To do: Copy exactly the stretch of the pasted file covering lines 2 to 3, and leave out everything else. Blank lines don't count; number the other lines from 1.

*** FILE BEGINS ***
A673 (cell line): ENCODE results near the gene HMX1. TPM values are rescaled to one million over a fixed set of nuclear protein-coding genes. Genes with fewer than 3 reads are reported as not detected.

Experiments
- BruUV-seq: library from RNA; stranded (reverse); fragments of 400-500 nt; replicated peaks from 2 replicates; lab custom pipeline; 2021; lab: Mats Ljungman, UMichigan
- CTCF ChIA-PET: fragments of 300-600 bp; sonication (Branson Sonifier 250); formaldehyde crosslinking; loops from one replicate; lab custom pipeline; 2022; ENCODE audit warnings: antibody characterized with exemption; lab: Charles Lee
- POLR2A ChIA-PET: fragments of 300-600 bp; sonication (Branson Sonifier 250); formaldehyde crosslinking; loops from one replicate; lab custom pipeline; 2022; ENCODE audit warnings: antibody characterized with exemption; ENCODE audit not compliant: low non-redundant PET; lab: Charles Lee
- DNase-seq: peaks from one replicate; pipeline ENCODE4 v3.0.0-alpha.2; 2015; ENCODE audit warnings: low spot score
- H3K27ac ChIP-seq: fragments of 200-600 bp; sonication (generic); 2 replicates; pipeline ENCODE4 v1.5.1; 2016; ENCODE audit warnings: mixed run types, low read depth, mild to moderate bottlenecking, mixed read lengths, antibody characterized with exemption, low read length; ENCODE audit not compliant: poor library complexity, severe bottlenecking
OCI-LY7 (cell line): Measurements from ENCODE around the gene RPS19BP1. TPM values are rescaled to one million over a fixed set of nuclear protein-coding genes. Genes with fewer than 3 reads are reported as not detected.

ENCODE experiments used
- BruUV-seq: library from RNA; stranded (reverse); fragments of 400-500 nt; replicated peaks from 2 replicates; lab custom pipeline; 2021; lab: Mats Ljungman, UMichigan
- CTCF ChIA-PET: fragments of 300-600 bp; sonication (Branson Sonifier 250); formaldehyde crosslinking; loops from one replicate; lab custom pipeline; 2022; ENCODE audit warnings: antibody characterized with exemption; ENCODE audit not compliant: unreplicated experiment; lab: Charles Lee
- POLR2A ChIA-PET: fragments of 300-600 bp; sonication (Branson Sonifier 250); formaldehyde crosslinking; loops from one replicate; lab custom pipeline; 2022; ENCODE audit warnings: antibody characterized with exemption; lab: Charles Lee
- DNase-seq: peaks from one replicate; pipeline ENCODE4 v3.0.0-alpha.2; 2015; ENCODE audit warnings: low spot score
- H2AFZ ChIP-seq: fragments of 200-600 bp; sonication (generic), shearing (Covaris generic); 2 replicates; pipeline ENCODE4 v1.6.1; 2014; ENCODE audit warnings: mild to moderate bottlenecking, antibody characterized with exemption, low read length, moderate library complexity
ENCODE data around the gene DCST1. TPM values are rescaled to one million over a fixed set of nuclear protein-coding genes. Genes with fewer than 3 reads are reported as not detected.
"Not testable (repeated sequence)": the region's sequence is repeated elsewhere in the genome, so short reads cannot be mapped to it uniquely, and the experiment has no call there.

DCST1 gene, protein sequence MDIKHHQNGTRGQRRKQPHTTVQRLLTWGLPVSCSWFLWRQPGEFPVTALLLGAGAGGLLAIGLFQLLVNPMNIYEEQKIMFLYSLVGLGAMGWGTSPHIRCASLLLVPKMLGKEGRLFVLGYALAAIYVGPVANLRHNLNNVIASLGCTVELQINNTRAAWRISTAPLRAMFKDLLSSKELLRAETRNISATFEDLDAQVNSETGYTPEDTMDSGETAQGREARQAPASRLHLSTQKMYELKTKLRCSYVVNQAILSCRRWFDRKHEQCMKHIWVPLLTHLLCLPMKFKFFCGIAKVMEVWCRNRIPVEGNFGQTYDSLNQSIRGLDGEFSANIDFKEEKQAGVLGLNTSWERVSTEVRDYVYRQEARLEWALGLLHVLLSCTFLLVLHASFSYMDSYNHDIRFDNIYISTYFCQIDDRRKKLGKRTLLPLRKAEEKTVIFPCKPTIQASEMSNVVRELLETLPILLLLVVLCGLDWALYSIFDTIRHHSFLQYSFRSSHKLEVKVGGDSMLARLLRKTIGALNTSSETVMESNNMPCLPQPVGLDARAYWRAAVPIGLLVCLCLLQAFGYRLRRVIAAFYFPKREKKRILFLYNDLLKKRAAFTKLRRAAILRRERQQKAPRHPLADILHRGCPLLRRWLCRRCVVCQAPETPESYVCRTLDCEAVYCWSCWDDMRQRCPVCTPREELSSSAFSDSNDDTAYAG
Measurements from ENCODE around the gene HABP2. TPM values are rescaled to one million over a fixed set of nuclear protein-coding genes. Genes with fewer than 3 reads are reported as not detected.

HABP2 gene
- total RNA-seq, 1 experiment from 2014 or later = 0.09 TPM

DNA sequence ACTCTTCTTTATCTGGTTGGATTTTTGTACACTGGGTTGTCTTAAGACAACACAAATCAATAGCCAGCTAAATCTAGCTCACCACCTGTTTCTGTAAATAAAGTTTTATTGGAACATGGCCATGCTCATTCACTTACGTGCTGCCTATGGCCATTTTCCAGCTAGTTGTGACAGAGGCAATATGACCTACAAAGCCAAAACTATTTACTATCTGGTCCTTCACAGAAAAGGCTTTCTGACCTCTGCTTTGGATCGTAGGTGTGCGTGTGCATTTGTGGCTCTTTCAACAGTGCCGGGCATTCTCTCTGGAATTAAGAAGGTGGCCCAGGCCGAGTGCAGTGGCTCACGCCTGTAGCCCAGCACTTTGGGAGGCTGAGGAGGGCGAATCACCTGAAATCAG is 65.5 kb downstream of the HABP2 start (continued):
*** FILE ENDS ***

Experiments
- BruUV-seq: library from RNA; stranded (reverse); fragments of 400-500 nt; replicated peaks from 2 replicates; lab custom pipeline; 2021; lab: Mats Ljungman, UMichigan